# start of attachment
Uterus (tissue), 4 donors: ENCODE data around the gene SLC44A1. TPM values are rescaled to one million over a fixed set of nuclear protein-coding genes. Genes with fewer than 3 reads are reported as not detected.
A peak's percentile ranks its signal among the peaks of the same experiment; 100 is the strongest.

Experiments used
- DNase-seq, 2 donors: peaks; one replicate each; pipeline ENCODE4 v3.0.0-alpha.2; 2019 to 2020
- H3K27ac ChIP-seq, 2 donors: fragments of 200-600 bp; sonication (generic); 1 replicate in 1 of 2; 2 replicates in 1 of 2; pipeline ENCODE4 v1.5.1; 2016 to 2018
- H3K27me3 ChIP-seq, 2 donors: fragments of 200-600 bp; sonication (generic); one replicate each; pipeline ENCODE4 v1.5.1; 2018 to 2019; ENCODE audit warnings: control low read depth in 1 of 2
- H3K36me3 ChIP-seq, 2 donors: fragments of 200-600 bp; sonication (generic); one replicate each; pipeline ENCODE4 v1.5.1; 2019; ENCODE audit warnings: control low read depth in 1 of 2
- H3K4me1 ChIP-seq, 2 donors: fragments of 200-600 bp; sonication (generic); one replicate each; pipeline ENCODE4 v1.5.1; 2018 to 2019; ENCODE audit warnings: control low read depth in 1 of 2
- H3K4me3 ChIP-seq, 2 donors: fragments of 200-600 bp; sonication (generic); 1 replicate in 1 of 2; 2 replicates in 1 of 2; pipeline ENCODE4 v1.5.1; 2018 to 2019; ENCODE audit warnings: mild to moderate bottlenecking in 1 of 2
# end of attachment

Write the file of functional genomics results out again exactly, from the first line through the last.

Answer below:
Uterus (tissue), 4 donors: ENCODE data around the gene SLC44A1. TPM values are rescaled to one million over a fixed set of nuclear protein-coding genes. Genes with fewer than 3 reads are reported as not detected.
A peak's percentile ranks its signal among the peaks of the same experiment; 100 is the strongest.

Experiments used
- DNase-seq, 2 donors: peaks; one replicate each; pipeline ENCODE4 v3.0.0-alpha.2; 2019 to 2020
- H3K27ac ChIP-seq, 2 donors: fragments of 200-600 bp; sonication (generic); 1 replicate in 1 of 2; 2 replicates in 1 of 2; pipeline ENCODE4 v1.5.1; 2016 to 2018
- H3K27me3 ChIP-seq, 2 donors: fragments of 200-600 bp; sonication (generic); one replicate each; pipeline ENCODE4 v1.5.1; 2018 to 2019; ENCODE audit warnings: control low read depth in 1 of 2
- H3K36me3 ChIP-seq, 2 donors: fragments of 200-600 bp; sonication (generic); one replicate each; pipeline ENCODE4 v1.5.1; 2019; ENCODE audit warnings: control low read depth in 1 of 2
- H3K4me1 ChIP-seq, 2 donors: fragments of 200-600 bp; sonication (generic); one replicate each; pipeline ENCODE4 v1.5.1; 2018 to 2019; ENCODE audit warnings: control low read depth in 1 of 2
- H3K4me3 ChIP-seq, 2 donors: fragments of 200-600 bp; sonication (generic); 1 replicate in 1 of 2; 2 replicates in 1 of 2; pipeline ENCODE4 v1.5.1; 2018 to 2019; ENCODE audit warnings: mild to moderate bottlenecking in 1 of 2